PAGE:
Mary Austin (Lucy Boynton) immediately sees something in Freddie that's slightly different from all the other guys she knows. She's the person closest to him. There’s a light that emanates from him, and there's a moment where she catches him looking at himself in the mirror. It’s a really beautiful moment, as we see a person trying to assess themselves, trying on all different selves. That’s what draws Mary in, and when they play with the makeup and the scarves, she recognizes what a chameleon he's. He referred to her as his common law wife. Mary allows him the confidence and the courage to be exactly who he knew he could be. And that's what true friends do. They allow you to feel confident in your own skin, to find that confidence and to share it with others. Mary is the person Freddie could trust wholeheartedly, the person who reassured him and gave him the advice and confidence he needed and allows him to discover his sense of self. And she said what she needed to say in the moment it's needed. She really is the heart of this movie, and she's what keeps everything together. There's a dynamic throughout their entire lives. Although it starts as a romantic relationship, it's something so much deeper and so important to both of them. She's his closest ally and he hers until the very end of his life.
When Paul Prenter (Allen Leech), is hired as an assistant to the band‘s manager John Reid (Aidan Gillen) the band, Mercury’s de facto family, is torn apart. Prenter inveigles himself into Mercury’s confidence and encourages him to indulge his hedonism. Paul is quite a malevolent force in Freddie's life. Paul gives him an ability to see what the world is like, what the gay scene is like. He's a confidante and then he moves from being the band’s assistant to Freddie’s personal manager. Their relationship become toxic when Paul convinces Mercury to leave the band and strike out on his own in Germany. The band sees Paul as being cunning and connivin. He leads Freddie down a path that became very dark; the parties, the clubs, the drugs, the alcohol. Two scenes are pivotal to Freddie and Paul's relationship. The first at 'Rockfield Farm Studios' when the band is recording 'Fhe Bohemian Rhapsody' album and Paul kisses Freddie, and they realize there's an understanding between them. The second is in Munich, when Freddie sees the truth and, in the driving rain, banishes Paul from his life. It’s his realization that he’s lost a part of himself and that he’s lost the band that's ultimately his moment of reckoning. He realizes how much he depends on Brian May, Roger Taylor and John Deacon; these other guys in this band and on Mary. Movement isn't just the performance. It's everything the character is and has ever been.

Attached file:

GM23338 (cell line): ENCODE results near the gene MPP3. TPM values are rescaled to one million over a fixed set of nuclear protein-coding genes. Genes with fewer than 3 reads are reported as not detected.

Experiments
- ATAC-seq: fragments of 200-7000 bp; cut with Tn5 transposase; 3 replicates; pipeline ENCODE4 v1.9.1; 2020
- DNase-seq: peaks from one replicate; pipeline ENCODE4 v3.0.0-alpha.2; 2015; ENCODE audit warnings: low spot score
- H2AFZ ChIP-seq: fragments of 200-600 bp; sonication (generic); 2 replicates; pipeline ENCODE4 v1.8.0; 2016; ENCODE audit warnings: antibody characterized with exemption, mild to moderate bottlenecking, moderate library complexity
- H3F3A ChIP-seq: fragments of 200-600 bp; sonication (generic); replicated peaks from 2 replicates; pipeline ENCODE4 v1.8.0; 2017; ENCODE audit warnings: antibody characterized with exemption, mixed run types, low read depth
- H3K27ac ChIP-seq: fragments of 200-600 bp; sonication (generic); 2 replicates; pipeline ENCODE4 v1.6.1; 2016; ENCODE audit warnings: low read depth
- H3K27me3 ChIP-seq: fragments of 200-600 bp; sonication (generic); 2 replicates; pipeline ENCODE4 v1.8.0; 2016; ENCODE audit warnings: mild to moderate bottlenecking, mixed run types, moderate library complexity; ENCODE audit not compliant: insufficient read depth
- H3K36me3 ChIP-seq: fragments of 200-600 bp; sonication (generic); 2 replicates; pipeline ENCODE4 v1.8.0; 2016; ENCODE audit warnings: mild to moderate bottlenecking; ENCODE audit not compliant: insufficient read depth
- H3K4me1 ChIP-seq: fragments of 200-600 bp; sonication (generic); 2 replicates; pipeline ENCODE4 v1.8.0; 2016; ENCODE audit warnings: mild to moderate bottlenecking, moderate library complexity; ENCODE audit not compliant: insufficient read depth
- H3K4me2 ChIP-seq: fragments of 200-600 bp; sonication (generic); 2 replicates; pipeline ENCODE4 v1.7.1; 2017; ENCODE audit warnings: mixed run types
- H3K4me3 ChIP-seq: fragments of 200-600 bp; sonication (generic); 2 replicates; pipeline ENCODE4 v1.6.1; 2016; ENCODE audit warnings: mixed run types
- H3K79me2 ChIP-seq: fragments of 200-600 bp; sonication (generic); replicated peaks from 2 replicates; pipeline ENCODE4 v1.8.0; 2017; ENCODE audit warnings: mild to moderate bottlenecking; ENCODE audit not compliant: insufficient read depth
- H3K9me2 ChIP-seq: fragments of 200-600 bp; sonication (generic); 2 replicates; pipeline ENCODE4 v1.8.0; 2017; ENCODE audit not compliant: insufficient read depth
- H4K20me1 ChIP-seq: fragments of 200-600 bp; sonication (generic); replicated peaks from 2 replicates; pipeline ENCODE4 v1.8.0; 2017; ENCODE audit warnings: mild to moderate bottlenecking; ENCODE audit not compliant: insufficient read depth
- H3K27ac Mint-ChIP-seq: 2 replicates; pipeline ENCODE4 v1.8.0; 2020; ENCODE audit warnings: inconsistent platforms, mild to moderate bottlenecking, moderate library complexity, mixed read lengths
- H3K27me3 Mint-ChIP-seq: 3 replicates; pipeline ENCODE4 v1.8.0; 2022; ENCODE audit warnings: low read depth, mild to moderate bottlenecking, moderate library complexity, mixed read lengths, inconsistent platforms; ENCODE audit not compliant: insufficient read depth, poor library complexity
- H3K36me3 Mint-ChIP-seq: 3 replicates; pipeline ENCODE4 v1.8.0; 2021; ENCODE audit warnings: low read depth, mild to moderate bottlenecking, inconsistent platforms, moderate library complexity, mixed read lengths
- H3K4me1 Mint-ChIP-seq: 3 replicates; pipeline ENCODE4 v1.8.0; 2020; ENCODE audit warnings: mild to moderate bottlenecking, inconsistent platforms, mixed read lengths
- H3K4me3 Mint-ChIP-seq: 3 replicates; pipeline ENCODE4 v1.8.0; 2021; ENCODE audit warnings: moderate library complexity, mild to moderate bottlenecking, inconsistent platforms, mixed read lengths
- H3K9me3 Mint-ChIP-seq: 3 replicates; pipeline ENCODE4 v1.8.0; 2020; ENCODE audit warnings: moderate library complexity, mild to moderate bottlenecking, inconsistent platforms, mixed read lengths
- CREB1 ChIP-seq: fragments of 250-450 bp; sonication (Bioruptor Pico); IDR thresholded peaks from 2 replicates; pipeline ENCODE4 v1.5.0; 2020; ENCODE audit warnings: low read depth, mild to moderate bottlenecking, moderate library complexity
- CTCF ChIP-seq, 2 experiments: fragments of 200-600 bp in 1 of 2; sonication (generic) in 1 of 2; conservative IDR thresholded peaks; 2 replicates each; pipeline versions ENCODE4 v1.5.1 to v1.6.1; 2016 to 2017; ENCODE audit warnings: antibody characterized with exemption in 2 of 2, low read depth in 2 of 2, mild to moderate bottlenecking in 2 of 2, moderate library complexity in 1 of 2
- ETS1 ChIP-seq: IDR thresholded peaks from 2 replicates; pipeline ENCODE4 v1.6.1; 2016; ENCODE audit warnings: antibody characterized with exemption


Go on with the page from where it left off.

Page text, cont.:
'Live Aid' is one of the most important cultural events of the 1980s, bringing together the world’s biggest superstars in a benefit concert on two stages, 'Wembley Stadium' in London and 'The John F Kennedy Stadium' in Philadelphia, on July 13th, 1985. Organized by Bob Geldof and Midge Ure to raise funds for those affected by the famine in Ethiopia, the concert is one of the largest satellite link-ups and TV broadcasts of all time, watched by an audience totaling 1.9 billion in 150 countries around the world. The concert comes at a pivotal moment as it brings the band back together after Mercury’s move to Germany, where he recorded two solo albums. It also comes at a time when Mercury is at his lowest ebb, surrounded by hangers-on who are exploiting Mercury’s generosity, and falling dangerously into a spiral of drug and alcohol abuse. 'Queen‘s' performance is a shot in the arm for the 'Live Aid' organizers. People are watching in 'The UK', but they weren't calling in to pledge money, which is what the whole concert is about. The film traces all the events that happened to him from the 1950s to 1985 when the film ends to see how they would impact on his physically. Freddie‘s being a boxer, golfer and long-distance runner during his childhood as affecting his movement later in life. You can see the punches in his performances, you can see how he lifts up his knees when he runs and how he sometimes uses the microphone as a golf club. These are all evidence of his physical muscle memory. In addition, he was brought up in Zanzibar with it's specific culture, and this shows in his use of embellishment and colors in his clothes. We notice the little tricks he did to cover his teeth, especially in the early years, and how he loses that as he gets older and more confident, singing with a much wider mouth and smiling on stage. Freddie is very flamboyant there. It’s fur coats, nail varnish, rings, adornments and long hair. He's quite thin and wily and has an elegance of poise and posing.